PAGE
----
Robert Steiner

An Iraq War Marine Veteran with Post Traumatic Stress Disorder (PTSD) finds himself unable to cope with everyday life and is now using Mesa Community College (MCC) to help him find his way. Freshman Blain Reed is very open about how he is coping with being home from his tours in Iraq. He explained that while on a tour he was involved in an explosion that caused partial deafness and was been diagnosed with PTSD. He is often uncomfortable around a crowd of people and gets easily irritated by noises. Blain said the most distressing thing for him is knowing he would be homeless if it wasn’t for his ability to go to school using a GI Bill.

Blain was unreachable for an interview and it is unknown as to why he missed the appointment but it makes one wonder if participating in a story written about his experiences would be due to his current disposition and temperament brought on with his PTSD. Ethan Jones is an Iraq war veteran and a ASU graduate. “Military pushed me to do it [school]. Before you get out they [the military] make you create a future plan,” he said. School seems to be an appealing route after serving our country and it is apparent as military pushes many servicemen in this direction. According to the PBS program “Coming Back with Wes Moore,” more veterans than ever are making use of the Post-9/11 GI Bill.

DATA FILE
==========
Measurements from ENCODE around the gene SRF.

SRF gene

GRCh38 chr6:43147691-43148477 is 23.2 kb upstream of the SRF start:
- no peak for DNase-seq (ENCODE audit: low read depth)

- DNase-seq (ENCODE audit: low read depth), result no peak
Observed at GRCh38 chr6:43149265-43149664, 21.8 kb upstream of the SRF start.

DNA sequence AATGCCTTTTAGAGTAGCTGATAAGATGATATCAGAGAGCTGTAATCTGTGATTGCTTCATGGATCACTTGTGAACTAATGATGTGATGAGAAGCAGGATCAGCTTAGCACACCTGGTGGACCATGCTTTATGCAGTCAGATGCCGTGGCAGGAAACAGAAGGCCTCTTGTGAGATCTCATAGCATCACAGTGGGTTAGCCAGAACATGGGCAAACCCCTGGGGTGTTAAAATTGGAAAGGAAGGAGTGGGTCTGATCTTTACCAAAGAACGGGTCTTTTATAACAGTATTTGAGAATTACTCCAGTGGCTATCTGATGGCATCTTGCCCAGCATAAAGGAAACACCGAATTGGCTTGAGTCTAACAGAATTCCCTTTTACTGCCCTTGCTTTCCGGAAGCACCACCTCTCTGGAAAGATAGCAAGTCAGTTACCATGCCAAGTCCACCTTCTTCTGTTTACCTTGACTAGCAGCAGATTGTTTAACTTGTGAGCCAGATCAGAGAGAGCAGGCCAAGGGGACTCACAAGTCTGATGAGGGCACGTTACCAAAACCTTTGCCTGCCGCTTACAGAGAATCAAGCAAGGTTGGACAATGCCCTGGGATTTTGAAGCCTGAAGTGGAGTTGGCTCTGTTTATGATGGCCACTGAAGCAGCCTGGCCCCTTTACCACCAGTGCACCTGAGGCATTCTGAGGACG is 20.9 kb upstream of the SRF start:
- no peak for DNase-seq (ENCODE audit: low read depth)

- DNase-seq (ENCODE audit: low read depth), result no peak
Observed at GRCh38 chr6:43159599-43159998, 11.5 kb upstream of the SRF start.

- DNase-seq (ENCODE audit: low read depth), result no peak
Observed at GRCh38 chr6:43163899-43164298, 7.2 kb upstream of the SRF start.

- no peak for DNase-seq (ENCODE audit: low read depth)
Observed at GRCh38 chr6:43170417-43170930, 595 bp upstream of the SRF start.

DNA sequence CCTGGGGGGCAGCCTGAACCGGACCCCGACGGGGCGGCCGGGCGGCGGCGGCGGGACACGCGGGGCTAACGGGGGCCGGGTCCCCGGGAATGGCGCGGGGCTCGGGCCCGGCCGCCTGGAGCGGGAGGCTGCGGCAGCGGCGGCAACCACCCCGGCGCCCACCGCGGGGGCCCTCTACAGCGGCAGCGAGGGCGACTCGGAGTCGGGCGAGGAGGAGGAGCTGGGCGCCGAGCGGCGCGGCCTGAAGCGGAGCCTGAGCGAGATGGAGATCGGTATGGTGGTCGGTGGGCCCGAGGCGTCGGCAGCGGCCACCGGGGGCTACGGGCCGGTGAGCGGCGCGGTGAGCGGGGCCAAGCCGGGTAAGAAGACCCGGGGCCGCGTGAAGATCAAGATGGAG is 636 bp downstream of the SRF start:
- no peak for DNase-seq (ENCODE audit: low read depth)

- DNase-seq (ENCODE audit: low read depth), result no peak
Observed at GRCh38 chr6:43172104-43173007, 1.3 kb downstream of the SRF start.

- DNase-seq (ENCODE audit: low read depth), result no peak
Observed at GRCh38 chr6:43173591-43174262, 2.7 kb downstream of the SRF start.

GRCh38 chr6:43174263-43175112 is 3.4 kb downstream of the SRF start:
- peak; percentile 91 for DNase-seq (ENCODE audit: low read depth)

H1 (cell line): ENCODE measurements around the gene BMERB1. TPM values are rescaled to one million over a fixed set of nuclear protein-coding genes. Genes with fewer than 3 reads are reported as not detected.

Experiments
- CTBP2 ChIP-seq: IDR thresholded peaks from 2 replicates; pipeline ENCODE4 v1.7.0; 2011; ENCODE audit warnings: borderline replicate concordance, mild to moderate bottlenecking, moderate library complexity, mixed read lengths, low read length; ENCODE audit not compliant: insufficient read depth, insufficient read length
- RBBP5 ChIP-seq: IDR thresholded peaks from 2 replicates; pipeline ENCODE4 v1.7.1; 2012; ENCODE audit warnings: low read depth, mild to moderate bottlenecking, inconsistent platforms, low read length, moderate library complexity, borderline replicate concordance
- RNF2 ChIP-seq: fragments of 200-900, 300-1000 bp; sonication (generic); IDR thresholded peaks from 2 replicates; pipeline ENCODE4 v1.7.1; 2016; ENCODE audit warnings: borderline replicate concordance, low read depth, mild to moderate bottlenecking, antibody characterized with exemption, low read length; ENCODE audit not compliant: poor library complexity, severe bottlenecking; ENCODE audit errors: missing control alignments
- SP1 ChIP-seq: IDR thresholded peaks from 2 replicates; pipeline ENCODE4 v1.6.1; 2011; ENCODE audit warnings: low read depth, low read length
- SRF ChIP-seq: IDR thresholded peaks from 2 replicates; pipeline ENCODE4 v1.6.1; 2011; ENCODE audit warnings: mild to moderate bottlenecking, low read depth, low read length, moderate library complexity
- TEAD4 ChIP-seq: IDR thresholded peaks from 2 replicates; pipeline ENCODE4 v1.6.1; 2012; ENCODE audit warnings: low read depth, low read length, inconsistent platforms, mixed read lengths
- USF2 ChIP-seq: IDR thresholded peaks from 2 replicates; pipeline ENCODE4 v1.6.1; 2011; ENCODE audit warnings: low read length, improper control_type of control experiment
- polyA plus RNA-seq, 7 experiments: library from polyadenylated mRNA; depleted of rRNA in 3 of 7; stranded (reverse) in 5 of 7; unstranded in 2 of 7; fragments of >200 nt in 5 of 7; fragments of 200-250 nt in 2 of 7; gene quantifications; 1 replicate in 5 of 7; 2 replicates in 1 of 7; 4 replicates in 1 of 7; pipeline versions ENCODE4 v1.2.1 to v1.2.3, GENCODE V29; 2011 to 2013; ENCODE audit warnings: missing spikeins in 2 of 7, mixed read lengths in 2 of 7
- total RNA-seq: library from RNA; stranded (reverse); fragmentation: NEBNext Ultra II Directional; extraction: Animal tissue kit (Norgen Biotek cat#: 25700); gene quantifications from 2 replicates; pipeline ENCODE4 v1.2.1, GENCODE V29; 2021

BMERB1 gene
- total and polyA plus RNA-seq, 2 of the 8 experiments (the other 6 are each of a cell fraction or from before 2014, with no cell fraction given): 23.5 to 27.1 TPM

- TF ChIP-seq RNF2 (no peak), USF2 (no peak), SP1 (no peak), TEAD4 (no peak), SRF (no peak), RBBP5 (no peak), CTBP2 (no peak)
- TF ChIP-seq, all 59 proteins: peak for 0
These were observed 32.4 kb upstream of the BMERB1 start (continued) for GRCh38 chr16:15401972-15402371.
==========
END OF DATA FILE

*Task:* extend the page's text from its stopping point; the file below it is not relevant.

The numbers of veterans using education benefits increased by 67 percent from 2009 to 2012. The VA helps veterans after completing active duty by providing an education through GI Bills, by helping to be an asset to the general welfare. Military also offers a stipend of $1,500 if they are a full-time student. The stipend can be used for living expenses, such as housing and food. Our military uses school to help progress veterans in their adaptation to civilian life. According to the same program report, Veterans of Iraq and Afghanistan have more support than those from previous generations.

This includes programs like the Yellow Ribbon, a non-profit organization that will support excess expense if cost of a private or nonresident student surpasses financial support given by 9/11 bill, that will assist with education. The report also explains that veterans are faring better with post-service careers mostly due the support of the programs provided for reintegration like the GI and 9/11 bills. Education may not be the only option post service, as many companies have veteran work programs such as the federal government hire veterans program to get federal jobs, but it seems to be the most beneficial in helping those returning to learn to adapt.

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These are archived stories from Mesa Legend editions before Fall 2018. See article for corresponding author.

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